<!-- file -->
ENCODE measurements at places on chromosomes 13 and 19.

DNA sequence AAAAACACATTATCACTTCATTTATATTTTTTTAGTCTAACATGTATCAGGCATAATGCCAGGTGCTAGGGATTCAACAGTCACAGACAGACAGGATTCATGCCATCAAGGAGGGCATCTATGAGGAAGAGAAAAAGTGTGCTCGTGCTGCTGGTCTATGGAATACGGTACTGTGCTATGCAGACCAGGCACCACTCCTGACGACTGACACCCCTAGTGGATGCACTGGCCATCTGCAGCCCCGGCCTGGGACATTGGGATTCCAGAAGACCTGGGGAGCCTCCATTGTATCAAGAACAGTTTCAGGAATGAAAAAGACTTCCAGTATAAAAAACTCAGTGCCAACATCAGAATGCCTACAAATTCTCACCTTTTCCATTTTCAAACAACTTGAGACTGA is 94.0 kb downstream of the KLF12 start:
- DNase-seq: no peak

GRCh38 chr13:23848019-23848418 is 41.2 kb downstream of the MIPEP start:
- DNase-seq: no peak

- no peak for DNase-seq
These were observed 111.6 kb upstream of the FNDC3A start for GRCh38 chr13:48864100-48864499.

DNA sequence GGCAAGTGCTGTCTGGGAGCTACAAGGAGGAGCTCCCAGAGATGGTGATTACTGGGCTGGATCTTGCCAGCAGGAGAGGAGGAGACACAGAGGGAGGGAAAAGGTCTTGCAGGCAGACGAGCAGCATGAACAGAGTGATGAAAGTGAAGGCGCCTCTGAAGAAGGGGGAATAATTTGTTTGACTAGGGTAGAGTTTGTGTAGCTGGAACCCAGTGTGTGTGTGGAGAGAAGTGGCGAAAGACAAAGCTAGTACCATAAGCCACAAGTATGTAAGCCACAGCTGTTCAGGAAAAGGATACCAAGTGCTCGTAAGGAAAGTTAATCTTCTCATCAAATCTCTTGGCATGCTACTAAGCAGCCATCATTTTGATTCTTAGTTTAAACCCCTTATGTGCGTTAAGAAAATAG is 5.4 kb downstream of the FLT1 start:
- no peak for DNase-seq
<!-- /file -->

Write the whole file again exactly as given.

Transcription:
ENCODE measurements at places on chromosomes 13 and 19.

DNA sequence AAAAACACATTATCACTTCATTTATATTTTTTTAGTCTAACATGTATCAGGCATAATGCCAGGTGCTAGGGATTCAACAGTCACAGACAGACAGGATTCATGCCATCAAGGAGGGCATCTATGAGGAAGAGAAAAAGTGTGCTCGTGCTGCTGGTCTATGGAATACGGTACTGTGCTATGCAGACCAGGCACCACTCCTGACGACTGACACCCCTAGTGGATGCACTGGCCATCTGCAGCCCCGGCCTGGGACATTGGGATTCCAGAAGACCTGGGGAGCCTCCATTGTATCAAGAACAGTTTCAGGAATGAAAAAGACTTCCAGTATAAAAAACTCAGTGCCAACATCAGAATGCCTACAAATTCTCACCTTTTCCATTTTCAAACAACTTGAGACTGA is 94.0 kb downstream of the KLF12 start:
- DNase-seq: no peak

GRCh38 chr13:23848019-23848418 is 41.2 kb downstream of the MIPEP start:
- DNase-seq: no peak

- no peak for DNase-seq
These were observed 111.6 kb upstream of the FNDC3A start for GRCh38 chr13:48864100-48864499.

DNA sequence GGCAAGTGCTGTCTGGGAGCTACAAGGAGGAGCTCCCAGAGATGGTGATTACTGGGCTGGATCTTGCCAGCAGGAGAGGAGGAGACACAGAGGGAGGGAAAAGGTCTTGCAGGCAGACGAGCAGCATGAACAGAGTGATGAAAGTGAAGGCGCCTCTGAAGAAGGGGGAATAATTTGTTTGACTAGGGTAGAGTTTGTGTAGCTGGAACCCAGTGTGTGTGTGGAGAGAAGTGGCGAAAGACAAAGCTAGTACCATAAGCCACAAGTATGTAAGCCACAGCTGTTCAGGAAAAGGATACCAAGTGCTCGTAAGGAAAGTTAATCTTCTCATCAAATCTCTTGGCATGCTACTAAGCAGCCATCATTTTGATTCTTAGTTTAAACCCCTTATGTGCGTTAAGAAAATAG is 5.4 kb downstream of the FLT1 start:
- no peak for DNase-seq